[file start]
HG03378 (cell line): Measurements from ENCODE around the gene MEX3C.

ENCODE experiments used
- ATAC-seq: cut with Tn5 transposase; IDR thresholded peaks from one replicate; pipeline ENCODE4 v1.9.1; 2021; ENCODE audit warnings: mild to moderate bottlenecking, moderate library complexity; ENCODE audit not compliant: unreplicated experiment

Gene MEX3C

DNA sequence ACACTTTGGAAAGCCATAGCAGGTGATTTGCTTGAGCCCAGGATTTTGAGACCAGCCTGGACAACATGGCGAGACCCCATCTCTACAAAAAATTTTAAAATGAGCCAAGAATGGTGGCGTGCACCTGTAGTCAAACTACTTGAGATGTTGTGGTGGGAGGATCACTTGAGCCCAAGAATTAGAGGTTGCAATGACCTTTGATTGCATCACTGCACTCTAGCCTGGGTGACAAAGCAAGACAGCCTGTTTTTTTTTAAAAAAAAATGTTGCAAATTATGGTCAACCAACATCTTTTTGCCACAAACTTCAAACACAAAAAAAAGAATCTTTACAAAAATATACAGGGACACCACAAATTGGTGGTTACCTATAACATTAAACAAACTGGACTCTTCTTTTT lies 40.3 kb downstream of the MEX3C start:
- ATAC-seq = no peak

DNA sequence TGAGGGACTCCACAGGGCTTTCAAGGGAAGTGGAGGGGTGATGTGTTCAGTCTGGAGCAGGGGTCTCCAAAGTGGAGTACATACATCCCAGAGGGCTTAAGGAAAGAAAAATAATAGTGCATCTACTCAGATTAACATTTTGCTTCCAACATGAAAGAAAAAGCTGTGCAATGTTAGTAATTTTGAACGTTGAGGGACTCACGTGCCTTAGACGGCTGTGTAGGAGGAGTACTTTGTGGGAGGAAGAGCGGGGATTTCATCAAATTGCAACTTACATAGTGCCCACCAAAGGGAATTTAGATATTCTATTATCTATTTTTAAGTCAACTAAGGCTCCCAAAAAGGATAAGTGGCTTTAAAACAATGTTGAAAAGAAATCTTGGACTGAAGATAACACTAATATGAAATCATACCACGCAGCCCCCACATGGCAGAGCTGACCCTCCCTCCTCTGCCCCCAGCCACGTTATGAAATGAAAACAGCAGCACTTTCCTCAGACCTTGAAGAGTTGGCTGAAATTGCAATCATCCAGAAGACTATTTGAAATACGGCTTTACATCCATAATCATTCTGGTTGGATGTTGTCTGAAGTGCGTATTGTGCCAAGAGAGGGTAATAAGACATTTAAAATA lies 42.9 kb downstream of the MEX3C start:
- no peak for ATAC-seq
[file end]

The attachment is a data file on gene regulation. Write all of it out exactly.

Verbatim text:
HG03378 (cell line): Measurements from ENCODE around the gene MEX3C.

ENCODE experiments used
- ATAC-seq: cut with Tn5 transposase; IDR thresholded peaks from one replicate; pipeline ENCODE4 v1.9.1; 2021; ENCODE audit warnings: mild to moderate bottlenecking, moderate library complexity; ENCODE audit not compliant: unreplicated experiment

Gene MEX3C

DNA sequence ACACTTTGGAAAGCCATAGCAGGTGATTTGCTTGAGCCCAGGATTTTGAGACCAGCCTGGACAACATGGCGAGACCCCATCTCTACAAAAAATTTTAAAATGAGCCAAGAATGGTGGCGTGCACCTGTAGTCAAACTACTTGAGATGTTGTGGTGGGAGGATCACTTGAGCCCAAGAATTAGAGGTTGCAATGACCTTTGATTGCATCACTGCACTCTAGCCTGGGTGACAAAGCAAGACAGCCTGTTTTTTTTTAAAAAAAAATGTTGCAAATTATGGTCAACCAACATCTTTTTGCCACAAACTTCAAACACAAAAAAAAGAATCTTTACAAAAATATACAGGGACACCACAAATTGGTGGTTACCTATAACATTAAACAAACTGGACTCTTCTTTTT lies 40.3 kb downstream of the MEX3C start:
- ATAC-seq = no peak

DNA sequence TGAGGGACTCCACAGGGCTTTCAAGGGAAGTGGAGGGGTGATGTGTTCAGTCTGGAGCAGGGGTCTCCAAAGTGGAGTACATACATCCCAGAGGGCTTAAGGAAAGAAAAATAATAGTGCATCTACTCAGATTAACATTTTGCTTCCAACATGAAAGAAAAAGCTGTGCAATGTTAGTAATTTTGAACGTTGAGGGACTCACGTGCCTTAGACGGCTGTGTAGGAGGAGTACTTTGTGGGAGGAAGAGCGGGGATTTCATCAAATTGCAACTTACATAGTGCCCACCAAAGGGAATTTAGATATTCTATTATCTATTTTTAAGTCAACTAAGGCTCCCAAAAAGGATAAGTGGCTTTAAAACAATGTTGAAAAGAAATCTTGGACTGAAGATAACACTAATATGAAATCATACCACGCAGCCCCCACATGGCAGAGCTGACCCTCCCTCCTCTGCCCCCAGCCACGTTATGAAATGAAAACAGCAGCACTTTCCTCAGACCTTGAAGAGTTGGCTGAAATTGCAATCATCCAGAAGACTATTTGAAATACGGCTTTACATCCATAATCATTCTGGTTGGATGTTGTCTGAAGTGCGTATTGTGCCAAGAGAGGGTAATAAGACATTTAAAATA lies 42.9 kb downstream of the MEX3C start:
- no peak for ATAC-seq